Special Service Medal (SSM)
The Special Service Medal (SSM) was created to recognize members of the Canadian Forces who are taking part in activities and operations under exceptional circumstances.
Eligibility and Criteria
The Special Service Medal (SSM) recognizes members of the Canadian Forces (CF) who have performed a service determined to be under exceptional circumstances, in a clearly defined locality for a specified duration. The SSM recognizes approved activities underway on 11 June 1984 or subsequently established. This medals is always issued with a bar that specifies the special service being recognized, each bar having its own criteria.
For more details, consult the Eligible service list.
The Medal shall be circular in form, of copper and zinc alloy, 36 mm in diameter, bearing:
on the obverse, a maple leaf surrounded by a laurel wreath;
on the reverse the inscription "SPECIAL SERVICE SPÉCIAL" ensigned with the Royal Crown and Cypher.
A single-toe claw attached to the top of the medal and to the centre of a straight, slotted bar.
The ribbon is 32 mm wide with a dark green centre (12 mm) flanked with white stripes (5mm) and edged with red (5 mm). The dark green is similar to the "unification green" of the uniform worn when the medal was approved in 1984, red and white are the official colours of Canada as appointed by King George V in 1921.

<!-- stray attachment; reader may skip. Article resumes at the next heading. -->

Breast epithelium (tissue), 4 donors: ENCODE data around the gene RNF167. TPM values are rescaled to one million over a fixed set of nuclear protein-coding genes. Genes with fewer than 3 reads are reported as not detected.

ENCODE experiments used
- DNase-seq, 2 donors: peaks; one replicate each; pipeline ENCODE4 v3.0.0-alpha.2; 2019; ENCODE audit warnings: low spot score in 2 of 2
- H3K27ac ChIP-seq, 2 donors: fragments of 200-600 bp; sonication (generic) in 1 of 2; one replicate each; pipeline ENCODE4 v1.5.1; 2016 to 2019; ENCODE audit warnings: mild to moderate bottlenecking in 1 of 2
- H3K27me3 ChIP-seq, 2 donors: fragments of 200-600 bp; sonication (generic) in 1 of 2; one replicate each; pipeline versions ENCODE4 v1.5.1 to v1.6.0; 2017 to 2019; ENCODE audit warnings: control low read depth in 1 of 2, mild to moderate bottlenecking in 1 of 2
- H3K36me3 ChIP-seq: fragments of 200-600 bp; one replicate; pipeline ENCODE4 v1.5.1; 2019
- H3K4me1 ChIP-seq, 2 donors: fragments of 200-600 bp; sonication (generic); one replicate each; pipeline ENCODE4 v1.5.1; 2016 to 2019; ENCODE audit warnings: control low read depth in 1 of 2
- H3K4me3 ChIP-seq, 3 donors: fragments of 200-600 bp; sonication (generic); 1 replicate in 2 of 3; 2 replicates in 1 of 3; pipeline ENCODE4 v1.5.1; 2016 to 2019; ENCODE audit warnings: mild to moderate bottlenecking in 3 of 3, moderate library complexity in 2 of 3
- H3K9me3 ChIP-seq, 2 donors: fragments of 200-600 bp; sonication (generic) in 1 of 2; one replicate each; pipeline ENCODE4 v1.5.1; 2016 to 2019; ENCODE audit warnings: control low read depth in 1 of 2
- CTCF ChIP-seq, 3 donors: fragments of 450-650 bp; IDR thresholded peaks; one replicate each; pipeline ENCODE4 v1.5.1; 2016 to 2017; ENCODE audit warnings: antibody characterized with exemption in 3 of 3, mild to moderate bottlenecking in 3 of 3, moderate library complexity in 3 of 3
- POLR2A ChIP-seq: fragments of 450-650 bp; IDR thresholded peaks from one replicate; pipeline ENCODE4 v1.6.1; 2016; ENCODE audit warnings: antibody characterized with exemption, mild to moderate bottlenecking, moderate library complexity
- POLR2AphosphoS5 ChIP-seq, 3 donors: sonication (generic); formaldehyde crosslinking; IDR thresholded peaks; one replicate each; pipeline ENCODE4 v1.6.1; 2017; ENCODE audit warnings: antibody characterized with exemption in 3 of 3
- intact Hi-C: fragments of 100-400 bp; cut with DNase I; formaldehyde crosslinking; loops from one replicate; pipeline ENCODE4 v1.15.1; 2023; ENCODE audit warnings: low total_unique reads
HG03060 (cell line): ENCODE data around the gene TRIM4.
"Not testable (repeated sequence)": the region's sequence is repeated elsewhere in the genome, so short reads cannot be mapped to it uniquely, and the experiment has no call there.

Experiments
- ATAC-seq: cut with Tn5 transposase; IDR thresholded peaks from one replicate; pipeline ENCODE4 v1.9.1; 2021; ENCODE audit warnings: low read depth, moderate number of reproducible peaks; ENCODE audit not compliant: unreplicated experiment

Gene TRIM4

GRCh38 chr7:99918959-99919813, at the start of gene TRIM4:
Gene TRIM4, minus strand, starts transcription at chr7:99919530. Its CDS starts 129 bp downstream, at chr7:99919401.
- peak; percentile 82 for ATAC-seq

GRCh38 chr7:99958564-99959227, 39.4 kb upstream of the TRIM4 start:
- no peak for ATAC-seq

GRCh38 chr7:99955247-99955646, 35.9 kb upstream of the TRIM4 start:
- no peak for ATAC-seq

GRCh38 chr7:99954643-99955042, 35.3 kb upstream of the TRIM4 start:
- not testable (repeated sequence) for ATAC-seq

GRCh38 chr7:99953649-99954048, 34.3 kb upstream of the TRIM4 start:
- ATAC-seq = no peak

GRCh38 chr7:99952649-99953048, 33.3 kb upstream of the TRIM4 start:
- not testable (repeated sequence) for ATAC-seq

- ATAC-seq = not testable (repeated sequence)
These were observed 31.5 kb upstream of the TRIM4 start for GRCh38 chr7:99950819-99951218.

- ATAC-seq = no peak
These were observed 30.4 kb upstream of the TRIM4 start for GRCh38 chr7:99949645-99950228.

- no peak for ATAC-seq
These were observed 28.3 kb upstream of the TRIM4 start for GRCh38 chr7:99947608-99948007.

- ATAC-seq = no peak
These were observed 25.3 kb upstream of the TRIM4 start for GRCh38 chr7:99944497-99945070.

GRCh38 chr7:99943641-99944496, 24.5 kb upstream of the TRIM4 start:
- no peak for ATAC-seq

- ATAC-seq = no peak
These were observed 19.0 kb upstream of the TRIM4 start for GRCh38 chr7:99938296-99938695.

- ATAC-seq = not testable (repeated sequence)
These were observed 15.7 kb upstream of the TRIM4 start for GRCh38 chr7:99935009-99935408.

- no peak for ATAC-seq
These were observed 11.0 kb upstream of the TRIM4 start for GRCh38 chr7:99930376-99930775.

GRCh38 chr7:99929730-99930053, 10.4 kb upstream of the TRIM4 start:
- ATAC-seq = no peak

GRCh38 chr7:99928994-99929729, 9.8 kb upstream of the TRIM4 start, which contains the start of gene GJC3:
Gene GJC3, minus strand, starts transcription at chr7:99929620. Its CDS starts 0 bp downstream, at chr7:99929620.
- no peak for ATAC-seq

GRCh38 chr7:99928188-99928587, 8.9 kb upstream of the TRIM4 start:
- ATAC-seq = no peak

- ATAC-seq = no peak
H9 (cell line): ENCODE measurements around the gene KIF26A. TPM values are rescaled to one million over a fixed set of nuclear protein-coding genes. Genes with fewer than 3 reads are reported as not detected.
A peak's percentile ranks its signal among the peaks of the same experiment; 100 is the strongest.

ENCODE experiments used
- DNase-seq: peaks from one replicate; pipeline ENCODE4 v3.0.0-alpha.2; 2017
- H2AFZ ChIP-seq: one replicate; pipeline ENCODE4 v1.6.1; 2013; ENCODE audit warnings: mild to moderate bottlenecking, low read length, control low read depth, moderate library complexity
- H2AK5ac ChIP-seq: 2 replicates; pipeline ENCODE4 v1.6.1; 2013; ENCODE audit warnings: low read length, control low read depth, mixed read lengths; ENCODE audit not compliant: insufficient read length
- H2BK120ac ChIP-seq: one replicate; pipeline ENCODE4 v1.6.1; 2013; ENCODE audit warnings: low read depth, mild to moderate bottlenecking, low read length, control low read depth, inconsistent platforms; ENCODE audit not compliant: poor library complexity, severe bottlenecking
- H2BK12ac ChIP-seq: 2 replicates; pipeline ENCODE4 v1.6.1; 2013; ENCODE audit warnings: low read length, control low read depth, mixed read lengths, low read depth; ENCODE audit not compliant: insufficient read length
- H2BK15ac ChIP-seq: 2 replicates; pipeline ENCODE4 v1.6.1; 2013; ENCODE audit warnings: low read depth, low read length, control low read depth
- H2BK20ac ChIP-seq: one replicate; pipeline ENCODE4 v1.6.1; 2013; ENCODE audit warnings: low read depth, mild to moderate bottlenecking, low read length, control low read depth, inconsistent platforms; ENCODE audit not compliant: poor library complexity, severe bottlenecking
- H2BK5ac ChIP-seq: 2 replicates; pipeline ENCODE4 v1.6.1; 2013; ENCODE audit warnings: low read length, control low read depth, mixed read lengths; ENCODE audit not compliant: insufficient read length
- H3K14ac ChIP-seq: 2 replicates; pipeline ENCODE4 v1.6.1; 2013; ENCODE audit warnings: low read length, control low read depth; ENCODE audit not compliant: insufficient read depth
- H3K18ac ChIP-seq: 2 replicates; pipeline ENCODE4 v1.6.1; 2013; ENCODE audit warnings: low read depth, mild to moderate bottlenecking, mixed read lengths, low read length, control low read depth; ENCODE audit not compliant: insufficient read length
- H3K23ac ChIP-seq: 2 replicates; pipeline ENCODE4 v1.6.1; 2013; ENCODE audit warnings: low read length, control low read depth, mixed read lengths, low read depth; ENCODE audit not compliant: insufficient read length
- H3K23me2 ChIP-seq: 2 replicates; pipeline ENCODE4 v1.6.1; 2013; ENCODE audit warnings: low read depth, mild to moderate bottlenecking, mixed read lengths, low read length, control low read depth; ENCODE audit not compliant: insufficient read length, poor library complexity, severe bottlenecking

The bars are silver in colour with a raised edge and bear the title of the bar on a pebbled background.
The medal is issued only with a bar representing the particular special service. The bars awarded to date are:
The SSM shall be worn in sequence prescribed in the Canadian Orders, Decorations and Medals Directive, and in the following manner:
on the left breast, suspended from the ribbon described above, between the Operational Service Medal and the Canadian Peacekeeping Service Medal (CPSM);
one bar is worn centred on the ribbon; if multiple bars have been awarded, they shall be evenly spaced on the ribbon in the order earned, with the first bar earned worn the closest to the medal; and
where the undress ribbon is worn, a silver, gold or red maple leaf is worn to denote respectively a second bar, third bar or fourth or subsequent bar.
The use of a post-nominal is not authorized for this medal.
The medal was designed by Bruce Beatty.
As of 1 June 2012, 76 749 awards had been made.
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